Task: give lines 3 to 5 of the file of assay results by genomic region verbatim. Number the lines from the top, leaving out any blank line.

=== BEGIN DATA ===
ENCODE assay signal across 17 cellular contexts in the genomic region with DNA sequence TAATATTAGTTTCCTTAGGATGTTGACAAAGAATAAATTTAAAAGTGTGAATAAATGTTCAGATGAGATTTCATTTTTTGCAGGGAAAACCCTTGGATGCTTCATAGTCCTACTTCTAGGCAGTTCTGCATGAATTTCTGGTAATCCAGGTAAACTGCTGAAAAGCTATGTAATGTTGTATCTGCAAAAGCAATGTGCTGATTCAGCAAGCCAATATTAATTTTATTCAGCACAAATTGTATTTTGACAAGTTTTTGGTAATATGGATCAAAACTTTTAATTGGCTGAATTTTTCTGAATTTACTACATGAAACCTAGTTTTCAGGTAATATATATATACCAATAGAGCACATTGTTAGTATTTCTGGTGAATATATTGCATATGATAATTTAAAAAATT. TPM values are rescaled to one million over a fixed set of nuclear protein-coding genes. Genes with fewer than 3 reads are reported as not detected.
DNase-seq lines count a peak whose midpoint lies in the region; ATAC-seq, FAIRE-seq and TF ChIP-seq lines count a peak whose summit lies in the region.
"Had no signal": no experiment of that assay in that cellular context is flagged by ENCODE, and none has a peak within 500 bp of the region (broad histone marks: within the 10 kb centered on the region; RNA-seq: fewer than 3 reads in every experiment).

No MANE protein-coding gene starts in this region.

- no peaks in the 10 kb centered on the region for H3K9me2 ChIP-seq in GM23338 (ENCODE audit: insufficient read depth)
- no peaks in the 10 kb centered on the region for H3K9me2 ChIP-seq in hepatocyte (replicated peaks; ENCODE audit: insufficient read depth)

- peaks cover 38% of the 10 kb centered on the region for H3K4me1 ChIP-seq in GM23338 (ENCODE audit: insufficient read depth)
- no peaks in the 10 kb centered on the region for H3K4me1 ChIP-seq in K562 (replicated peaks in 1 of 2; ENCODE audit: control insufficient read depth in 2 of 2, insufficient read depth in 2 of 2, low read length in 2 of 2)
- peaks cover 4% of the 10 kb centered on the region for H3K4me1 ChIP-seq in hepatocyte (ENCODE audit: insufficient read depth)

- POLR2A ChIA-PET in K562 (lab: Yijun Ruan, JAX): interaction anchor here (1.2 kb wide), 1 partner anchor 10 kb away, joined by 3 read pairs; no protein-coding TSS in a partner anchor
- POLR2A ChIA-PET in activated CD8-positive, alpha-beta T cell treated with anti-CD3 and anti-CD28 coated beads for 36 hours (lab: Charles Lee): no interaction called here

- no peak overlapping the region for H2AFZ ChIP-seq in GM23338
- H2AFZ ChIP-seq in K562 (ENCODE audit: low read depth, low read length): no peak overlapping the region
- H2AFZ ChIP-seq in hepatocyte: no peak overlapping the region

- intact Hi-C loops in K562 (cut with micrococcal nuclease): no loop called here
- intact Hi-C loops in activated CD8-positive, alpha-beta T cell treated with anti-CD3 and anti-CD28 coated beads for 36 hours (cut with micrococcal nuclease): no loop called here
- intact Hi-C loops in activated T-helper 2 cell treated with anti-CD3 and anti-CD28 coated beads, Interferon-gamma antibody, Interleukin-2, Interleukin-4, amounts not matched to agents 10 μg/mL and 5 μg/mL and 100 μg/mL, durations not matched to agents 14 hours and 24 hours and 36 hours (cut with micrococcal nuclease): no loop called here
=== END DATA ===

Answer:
"Had no signal": no experiment of that assay in that cellular context is flagged by ENCODE, and none has a peak within 500 bp of the region (broad histone marks: within the 10 kb centered on the region; RNA-seq: fewer than 3 reads in every experiment).

No MANE protein-coding gene starts in this region.

- no peaks in the 10 kb centered on the region for H3K9me2 ChIP-seq in GM23338 (ENCODE audit: insufficient read depth)